— Chicago Tribune
Neubauer made his viola sing in all its ranges and timbres. The pure, distilled beauty of the slow movement produced a hush in the hall, while the dark plangence of the lower strings showcased the instrument’s distinctive contralto. Neubauer displayed his arresting virtuosity by racing easily up and down the fingerboard, demonstrating that the viola can hold its own with its more popular cousins, the violin and cello.
— The Cincinnati Post
The string-playing world was heavily represented in the audience, and no wonder. His aristocratic posture offers the eye a complement to the virtues the ear perceives. Mr. Neubauer’s seamless control of the bow, his intonation, his rich and varied tonal palette, mark him as a member of the elite.
— The New York Times
A bigger more beautiful viola tone or a better command of the instrument’s technical and interpretive possibilities seems inconceivable.
— Daily News (New York)
His exquisite playing and his obvious love for the Bartók Viola Concerto, the work he helped revise, made an unstoppable combination. Neubauer’s huge tone, warm yet animated, easily hit the back wall of the Eastman Theatre. You hung onto the energy of every note. He centered the work, musically and literally. The range of emotion in Neubauer’s playing compares with the expressiveness of a great singer.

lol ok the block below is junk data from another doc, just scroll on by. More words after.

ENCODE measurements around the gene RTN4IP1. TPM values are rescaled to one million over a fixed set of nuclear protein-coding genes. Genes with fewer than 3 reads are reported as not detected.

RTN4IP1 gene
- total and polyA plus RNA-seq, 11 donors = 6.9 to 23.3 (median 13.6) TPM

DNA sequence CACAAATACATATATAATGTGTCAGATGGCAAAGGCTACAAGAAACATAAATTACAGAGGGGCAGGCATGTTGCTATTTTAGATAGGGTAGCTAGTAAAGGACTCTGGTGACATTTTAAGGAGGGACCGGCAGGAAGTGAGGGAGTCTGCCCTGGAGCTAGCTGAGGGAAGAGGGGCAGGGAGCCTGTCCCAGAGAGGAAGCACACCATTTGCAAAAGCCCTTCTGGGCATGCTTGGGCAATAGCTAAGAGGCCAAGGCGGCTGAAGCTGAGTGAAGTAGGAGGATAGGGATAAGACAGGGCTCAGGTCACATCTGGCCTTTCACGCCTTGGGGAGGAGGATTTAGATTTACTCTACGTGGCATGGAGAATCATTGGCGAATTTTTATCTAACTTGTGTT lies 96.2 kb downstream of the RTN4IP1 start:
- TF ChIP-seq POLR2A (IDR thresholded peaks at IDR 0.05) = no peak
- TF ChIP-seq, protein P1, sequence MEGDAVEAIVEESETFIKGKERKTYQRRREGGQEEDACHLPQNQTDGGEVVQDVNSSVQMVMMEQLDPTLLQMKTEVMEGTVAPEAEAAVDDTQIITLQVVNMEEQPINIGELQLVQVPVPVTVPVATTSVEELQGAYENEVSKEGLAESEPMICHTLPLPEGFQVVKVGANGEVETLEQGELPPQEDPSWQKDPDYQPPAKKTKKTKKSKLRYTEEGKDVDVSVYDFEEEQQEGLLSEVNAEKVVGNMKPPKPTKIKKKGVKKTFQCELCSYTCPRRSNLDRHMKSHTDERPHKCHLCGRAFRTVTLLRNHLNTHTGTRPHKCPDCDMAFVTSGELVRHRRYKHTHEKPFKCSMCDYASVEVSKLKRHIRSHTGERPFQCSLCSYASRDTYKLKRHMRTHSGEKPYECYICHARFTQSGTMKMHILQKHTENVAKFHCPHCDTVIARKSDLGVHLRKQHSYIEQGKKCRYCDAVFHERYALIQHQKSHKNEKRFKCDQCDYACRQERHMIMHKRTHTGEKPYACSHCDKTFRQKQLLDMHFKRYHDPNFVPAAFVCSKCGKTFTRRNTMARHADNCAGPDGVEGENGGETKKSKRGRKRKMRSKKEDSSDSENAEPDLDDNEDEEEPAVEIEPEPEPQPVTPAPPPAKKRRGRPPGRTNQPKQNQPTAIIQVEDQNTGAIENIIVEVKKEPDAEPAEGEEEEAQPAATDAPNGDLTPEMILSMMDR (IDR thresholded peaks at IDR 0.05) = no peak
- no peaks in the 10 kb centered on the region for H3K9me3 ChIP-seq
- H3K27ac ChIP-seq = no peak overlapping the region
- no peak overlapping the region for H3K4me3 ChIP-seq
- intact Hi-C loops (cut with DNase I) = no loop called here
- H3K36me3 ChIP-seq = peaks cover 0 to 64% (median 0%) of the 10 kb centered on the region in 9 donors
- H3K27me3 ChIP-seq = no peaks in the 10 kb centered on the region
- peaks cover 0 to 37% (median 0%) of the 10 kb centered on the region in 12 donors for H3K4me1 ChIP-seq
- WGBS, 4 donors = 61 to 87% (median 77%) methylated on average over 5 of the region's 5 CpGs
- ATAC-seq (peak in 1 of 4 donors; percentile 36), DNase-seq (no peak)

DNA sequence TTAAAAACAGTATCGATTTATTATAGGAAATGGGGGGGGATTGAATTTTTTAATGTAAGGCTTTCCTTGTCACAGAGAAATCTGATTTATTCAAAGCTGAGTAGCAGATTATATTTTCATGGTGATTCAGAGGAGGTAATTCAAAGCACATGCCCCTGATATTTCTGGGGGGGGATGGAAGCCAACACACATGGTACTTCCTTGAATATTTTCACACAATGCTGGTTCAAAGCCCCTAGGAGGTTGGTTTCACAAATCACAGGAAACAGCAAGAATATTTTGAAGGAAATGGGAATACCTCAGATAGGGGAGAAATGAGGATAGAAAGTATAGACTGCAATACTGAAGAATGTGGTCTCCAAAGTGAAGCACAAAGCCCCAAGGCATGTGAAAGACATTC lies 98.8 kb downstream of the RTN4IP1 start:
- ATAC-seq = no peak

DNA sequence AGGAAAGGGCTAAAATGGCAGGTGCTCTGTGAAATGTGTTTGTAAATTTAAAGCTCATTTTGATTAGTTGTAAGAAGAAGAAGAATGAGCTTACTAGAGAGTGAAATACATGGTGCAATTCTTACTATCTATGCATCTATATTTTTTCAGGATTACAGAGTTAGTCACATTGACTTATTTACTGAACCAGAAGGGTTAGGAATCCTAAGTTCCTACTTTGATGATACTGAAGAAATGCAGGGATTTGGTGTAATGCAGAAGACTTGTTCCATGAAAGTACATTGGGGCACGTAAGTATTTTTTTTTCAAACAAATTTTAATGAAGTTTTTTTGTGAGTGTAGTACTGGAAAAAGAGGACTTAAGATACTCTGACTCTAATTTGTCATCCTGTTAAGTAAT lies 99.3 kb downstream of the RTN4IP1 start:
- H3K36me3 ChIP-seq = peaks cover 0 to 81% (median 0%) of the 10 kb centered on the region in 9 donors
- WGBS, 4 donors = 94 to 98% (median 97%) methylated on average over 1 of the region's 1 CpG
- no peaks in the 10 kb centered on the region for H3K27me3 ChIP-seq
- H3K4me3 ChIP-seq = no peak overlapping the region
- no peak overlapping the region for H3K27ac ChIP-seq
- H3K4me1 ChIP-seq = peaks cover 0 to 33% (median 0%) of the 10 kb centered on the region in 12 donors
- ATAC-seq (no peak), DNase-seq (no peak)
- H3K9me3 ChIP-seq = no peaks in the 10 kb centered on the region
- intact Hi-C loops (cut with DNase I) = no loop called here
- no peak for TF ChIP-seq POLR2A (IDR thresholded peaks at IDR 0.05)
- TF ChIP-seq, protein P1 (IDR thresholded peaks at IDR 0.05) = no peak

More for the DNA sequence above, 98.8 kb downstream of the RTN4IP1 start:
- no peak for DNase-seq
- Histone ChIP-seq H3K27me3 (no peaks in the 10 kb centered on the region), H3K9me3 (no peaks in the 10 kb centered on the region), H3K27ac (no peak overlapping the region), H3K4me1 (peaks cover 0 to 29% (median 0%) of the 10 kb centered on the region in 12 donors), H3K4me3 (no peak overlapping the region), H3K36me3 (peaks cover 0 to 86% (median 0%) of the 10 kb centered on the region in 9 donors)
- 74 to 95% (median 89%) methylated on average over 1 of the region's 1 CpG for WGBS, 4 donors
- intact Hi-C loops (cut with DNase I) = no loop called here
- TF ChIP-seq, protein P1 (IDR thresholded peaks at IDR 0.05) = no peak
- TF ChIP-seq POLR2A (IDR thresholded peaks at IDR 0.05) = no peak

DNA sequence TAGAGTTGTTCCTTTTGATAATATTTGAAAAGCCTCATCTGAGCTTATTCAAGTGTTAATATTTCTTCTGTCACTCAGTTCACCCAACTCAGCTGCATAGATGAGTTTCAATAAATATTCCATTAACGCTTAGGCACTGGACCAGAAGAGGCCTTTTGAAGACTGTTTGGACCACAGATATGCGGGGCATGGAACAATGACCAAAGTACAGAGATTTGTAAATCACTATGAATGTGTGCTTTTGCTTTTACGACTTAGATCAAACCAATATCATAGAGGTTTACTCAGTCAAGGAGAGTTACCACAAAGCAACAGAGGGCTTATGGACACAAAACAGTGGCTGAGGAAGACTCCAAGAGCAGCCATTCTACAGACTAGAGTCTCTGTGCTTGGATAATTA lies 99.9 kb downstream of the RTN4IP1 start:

— Democrat and Chronicle (Rochester)
Mere inches from that glorious sound, many were made weak at the knees. If it were socially acceptable, I might have kneeled. And while violist Paul Neubauer’s technique was admirable, it was the introspection, the variations of tone and straightforwardness of his music-making that left me spinning.
— San Jose Mercury News
The afternoon was a revelation…he is acclaimed everywhere as a string player without peer among his generation of soloists. He probed to the heart of each work he played with unerring musical perception.
— The Courier-Journal (Louisville)
Paul Neubauer is the Sir Yehudi Menuhin of the viola. Think of the purity, simplicity and frail beauty of Menuhin’s violin playing and transpose to an alto without any loss of clarity, purity and refinement. You will then have an idea of the sound Neubauer can draw from his viola.
— The Greenville News